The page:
The Highwaymen

 

starstarstar

 


Two world-weary lawmen don their fedoras and holsters to embark on one last pursuit in John Lee Hancock’s handsome if plodding true-life period drama.

 

The Highwaymen

After the fact: Woody Harrelson, Kevin Costner and Thomas Mann

  

In 1934, the highways of America cut through a different landscape. Here there were straight-arrow dirt tracks that linked one vacant lot state to the next. There were no fast-food joints, strip malls or mushrooming identikit suburbs. These highways were patrolled by rangers in fedoras, ties and three-piece suits, who looked more like government agents than the gunslingers of yore. Yet, ill-dressed as they were for the heat and the dust of the open road, they were fighting a new kind of outlaw: bank robbers with sub-machine guns. Former Texas Ranger Frank Hamer was past his prime when he was offered $130 a month to come out of retirement. But the assignment was too tempting an offer to forgo: to hunt down and kill Bonnie and Clyde.

 

As Frank Hamer, Kevin Costner continues a long-standing cinematic tradition of the ageing lawman drawing on years of experience to compensate for his diminishing stamina: Gary Cooper in High Noon (1952), John Wayne in True Grit (1969), Clint Eastwood in Unforgiven (1992)… Costner’s Texas Ranger is a re-working of the Prohibition agent he played in The Untouchables (1987), right down to the suit and the way he hoists a shotgun – an Eliot Ness with a potbelly and shortness of breath. He’s in good company with Maney Gault (Woody Harrelson), his former partner who long ago traded in his badge for the bottle. But times are hard and both grizzled veterans could do with a little extra cash.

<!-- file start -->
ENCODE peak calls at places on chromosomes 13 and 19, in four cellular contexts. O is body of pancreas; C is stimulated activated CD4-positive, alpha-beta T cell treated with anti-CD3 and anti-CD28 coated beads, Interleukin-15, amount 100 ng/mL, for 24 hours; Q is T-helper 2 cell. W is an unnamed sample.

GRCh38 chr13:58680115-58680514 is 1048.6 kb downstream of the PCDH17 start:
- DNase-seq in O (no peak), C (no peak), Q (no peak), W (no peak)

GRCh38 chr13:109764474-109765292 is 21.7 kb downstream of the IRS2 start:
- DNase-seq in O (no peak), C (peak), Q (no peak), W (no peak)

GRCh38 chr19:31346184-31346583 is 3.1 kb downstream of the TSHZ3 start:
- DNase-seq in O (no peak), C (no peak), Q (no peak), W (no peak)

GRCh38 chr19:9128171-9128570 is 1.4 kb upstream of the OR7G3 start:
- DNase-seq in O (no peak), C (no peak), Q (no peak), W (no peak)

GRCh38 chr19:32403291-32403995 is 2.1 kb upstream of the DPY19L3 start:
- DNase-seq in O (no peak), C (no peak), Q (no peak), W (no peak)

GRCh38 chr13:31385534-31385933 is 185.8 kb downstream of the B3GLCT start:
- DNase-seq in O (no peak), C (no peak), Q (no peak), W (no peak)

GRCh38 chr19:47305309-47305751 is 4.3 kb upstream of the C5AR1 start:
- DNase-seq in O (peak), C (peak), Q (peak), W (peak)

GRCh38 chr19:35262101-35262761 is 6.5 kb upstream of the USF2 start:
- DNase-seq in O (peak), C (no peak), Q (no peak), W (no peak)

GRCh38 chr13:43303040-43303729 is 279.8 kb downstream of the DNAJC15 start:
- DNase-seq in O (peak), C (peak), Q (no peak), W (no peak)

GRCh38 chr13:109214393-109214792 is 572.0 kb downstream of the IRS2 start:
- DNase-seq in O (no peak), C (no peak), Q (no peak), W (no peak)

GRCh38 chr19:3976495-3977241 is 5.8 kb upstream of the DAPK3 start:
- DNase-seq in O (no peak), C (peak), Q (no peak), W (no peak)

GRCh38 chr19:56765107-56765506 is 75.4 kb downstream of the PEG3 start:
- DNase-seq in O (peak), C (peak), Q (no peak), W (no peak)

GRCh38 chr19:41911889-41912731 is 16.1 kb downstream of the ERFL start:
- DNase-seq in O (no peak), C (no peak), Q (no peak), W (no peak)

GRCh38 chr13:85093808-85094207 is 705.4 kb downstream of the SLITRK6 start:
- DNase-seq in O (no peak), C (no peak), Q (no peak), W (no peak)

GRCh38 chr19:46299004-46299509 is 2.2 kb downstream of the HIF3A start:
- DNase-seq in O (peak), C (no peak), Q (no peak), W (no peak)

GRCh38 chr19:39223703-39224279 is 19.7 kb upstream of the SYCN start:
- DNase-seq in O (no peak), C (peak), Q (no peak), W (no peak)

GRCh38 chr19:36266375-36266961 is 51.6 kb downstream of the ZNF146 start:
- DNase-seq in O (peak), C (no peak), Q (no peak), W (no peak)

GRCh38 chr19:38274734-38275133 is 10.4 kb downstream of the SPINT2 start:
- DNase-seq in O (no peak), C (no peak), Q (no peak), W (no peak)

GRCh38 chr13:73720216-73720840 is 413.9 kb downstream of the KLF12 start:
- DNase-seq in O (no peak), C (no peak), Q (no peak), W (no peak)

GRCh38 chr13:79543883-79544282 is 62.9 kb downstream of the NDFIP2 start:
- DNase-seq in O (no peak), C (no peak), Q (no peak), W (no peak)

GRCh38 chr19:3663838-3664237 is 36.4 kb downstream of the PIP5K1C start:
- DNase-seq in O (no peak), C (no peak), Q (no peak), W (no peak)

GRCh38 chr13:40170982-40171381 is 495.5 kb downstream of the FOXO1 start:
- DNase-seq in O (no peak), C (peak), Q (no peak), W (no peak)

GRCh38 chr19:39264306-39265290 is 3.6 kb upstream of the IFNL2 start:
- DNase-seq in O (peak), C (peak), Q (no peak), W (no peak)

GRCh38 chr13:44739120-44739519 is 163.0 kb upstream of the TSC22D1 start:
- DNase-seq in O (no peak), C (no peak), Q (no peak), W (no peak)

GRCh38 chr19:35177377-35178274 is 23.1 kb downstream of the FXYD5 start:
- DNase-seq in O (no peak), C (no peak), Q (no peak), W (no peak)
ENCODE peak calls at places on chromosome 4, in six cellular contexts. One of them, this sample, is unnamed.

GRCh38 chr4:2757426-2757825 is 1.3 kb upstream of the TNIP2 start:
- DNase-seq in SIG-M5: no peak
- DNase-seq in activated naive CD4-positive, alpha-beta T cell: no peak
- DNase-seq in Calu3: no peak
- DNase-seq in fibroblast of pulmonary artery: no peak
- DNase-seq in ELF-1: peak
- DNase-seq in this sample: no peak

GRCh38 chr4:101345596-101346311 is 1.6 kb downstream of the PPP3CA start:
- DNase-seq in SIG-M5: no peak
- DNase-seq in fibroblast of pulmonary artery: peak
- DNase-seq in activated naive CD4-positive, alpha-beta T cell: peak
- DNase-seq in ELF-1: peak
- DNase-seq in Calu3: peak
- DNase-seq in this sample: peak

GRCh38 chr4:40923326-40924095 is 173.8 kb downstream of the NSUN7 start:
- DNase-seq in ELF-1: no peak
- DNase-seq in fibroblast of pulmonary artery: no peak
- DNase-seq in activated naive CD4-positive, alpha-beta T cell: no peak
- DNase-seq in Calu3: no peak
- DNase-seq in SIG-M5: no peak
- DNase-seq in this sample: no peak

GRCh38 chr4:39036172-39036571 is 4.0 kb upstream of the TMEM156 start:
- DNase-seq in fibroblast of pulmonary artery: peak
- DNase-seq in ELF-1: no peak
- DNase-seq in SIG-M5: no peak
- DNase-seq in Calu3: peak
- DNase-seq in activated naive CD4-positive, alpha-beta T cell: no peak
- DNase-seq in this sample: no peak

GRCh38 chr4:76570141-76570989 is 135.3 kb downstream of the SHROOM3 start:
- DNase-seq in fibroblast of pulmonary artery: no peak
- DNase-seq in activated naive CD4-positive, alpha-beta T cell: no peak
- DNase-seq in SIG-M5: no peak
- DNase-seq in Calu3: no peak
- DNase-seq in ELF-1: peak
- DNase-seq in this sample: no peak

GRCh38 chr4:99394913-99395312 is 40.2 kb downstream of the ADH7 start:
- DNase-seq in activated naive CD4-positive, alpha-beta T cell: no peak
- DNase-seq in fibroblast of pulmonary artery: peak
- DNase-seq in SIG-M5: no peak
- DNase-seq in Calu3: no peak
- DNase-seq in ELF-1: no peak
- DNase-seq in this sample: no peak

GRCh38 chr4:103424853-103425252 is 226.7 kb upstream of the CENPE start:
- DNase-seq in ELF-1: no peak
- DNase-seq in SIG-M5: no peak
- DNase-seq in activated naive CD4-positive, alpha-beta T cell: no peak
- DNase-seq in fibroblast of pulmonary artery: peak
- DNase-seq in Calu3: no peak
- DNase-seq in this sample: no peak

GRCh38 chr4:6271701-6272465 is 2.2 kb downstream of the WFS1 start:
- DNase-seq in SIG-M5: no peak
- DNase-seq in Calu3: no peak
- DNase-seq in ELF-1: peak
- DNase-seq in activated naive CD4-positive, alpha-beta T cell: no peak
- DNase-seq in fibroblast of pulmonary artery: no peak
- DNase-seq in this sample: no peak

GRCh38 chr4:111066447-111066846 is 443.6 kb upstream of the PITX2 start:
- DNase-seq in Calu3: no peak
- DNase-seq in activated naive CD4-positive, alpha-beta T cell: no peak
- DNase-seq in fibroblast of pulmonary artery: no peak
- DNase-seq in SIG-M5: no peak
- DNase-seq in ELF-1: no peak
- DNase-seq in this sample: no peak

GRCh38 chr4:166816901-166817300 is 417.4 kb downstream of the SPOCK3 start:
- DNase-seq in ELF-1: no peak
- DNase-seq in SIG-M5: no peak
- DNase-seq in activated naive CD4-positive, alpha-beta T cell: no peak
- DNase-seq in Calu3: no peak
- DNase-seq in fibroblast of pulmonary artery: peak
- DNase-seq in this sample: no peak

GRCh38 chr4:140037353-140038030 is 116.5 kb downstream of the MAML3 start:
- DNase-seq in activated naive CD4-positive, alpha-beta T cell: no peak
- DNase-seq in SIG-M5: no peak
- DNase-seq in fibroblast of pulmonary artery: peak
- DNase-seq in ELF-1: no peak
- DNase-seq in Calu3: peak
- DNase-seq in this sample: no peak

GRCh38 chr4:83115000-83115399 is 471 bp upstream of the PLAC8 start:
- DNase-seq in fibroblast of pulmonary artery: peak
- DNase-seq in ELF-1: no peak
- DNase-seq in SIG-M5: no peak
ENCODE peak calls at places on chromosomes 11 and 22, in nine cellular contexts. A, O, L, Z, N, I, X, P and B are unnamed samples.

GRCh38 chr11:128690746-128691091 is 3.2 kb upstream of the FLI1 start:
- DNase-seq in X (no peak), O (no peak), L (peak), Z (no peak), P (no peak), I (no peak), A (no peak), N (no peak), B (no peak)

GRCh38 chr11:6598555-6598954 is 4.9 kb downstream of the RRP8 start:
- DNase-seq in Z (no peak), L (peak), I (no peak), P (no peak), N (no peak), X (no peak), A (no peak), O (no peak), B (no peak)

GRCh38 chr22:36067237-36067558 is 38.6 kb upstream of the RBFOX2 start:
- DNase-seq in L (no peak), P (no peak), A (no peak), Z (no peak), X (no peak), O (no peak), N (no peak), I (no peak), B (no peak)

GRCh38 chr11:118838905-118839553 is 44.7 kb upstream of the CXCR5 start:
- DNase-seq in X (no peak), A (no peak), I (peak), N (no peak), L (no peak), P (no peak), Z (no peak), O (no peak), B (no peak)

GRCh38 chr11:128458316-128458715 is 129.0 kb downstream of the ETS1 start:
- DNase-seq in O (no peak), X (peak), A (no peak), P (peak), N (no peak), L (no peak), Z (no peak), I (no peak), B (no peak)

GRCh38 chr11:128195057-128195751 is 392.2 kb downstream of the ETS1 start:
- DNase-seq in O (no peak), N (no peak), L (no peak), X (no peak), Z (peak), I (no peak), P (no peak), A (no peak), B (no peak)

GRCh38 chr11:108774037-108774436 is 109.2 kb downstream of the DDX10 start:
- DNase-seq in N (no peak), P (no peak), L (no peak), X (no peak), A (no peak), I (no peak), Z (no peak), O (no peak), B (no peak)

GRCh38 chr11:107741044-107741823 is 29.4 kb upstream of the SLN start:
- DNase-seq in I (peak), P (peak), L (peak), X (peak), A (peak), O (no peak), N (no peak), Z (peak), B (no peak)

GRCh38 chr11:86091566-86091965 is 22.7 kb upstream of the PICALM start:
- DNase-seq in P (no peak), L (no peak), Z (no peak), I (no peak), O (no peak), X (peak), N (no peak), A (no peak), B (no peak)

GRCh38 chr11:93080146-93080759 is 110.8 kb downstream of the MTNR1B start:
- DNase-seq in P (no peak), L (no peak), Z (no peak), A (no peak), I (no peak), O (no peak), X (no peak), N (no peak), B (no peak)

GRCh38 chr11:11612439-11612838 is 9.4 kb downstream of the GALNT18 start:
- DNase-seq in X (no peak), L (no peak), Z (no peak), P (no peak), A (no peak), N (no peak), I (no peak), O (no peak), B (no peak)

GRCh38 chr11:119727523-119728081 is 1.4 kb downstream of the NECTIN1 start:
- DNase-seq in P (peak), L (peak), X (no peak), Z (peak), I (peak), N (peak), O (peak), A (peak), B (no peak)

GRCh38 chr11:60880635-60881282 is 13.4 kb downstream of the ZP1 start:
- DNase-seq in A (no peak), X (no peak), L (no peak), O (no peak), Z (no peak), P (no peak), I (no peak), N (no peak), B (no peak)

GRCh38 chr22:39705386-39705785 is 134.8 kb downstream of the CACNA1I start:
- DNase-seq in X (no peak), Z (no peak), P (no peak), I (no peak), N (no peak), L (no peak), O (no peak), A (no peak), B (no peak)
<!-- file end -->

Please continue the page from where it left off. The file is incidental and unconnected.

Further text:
There’s a nice understated camaraderie between the two actors, in roles originally pencilled in for Newman and Redford, which shows just how long this project has been on the drawing board. Costner certainly brings gravitas to his part, a world-weary tenor that reflects the mood of the film. Costner has never been a wildly exciting actor and like the film’s director, John Lee Hancock, he has proved more solid and reliable than anything aspiring to greatness. Hancock has been responsible for some high-profile projects – The Blind Side, Saving Mr Banks, The Founder – films more respected than remembered. The Highwaymen is unlikely to elevate his profile. It’s a character piece, boasting creditable dialogue as well as meticulous production design, cinematography and performances, but nothing really to shout about.

 

What’s interesting is the mythos generated by the desperadoes in the lawmen’s’ sights, cold-blooded killers who nevertheless generated a Robin Hood fan base. Bonnie Parker’s trademark beret and pencil skirt sparked a fashion trend, while the couple themselves were mobbed in the streets like pop stars. But here we see less of the criminal icons than the carnage they left in their wake, particularly Bonnie’s predilection for shooting her grounded victims in the face. Thus, The Highwaymen is a hard-edged film, an art-house wannabe which brooks no idolatry. But it lacks the raw excitement of Arthur Penn’s Bonnie and Clyde (1967), its worthiness something to be revered and admired after the fact.

 

JAMES CAMERON-WILSON

 

Cast: Kevin Costner, Woody Harrelson, John Carroll Lynch, Thomas Mann, Kim Dickens, W. Earl Brown, William Sadler, Kathy Bates, David Furr, Josh Caras, Emily Brobst, Edward Bossert, Isabella Gaspersz.

 

Dir John Lee Hancock, Pro Casey Silver, Ex Pro Woody Harrelson and Kevin Costner, Screenplay John Fusco, Ph John Schwartzman, Pro Des Michael Corenblith, Ed Robert Frazen, Music Thomas Newman, Costumes Daniel Orlandi.

 

Casey Silver Productions-Netflix Services.

131 mins. USA. 2019. Rel: 29 March 2019. Cert. 15.